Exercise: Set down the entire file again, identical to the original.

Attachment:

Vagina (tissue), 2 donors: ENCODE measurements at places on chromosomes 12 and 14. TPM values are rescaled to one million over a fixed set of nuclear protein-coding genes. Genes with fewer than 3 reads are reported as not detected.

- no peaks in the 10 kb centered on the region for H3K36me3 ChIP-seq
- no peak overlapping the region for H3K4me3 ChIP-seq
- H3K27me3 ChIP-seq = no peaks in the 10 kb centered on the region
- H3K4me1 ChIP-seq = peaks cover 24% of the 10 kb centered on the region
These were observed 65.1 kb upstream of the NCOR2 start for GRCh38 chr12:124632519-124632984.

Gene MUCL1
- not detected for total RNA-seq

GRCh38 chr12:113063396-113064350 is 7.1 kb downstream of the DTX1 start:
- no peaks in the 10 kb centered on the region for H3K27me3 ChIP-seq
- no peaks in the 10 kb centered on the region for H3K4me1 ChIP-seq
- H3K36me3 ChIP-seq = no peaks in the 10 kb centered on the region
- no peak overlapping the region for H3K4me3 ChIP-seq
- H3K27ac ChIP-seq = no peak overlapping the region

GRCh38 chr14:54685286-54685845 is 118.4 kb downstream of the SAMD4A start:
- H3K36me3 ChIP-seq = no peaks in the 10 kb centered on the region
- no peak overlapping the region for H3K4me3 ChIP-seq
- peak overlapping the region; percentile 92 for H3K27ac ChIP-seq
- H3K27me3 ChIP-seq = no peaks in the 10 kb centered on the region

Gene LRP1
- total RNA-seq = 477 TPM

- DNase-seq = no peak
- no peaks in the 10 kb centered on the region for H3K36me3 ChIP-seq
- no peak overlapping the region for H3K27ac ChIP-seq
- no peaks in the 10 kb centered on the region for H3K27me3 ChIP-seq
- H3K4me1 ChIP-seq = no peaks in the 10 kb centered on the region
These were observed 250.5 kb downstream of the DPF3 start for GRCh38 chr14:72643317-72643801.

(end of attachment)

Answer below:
Vagina (tissue), 2 donors: ENCODE measurements at places on chromosomes 12 and 14. TPM values are rescaled to one million over a fixed set of nuclear protein-coding genes. Genes with fewer than 3 reads are reported as not detected.

- no peaks in the 10 kb centered on the region for H3K36me3 ChIP-seq
- no peak overlapping the region for H3K4me3 ChIP-seq
- H3K27me3 ChIP-seq = no peaks in the 10 kb centered on the region
- H3K4me1 ChIP-seq = peaks cover 24% of the 10 kb centered on the region
These were observed 65.1 kb upstream of the NCOR2 start for GRCh38 chr12:124632519-124632984.

Gene MUCL1
- not detected for total RNA-seq

GRCh38 chr12:113063396-113064350 is 7.1 kb downstream of the DTX1 start:
- no peaks in the 10 kb centered on the region for H3K27me3 ChIP-seq
- no peaks in the 10 kb centered on the region for H3K4me1 ChIP-seq
- H3K36me3 ChIP-seq = no peaks in the 10 kb centered on the region
- no peak overlapping the region for H3K4me3 ChIP-seq
- H3K27ac ChIP-seq = no peak overlapping the region

GRCh38 chr14:54685286-54685845 is 118.4 kb downstream of the SAMD4A start:
- H3K36me3 ChIP-seq = no peaks in the 10 kb centered on the region
- no peak overlapping the region for H3K4me3 ChIP-seq
- peak overlapping the region; percentile 92 for H3K27ac ChIP-seq
- H3K27me3 ChIP-seq = no peaks in the 10 kb centered on the region

Gene LRP1
- total RNA-seq = 477 TPM

- DNase-seq = no peak
- no peaks in the 10 kb centered on the region for H3K36me3 ChIP-seq
- no peak overlapping the region for H3K27ac ChIP-seq
- no peaks in the 10 kb centered on the region for H3K27me3 ChIP-seq
- H3K4me1 ChIP-seq = no peaks in the 10 kb centered on the region
These were observed 250.5 kb downstream of the DPF3 start for GRCh38 chr14:72643317-72643801.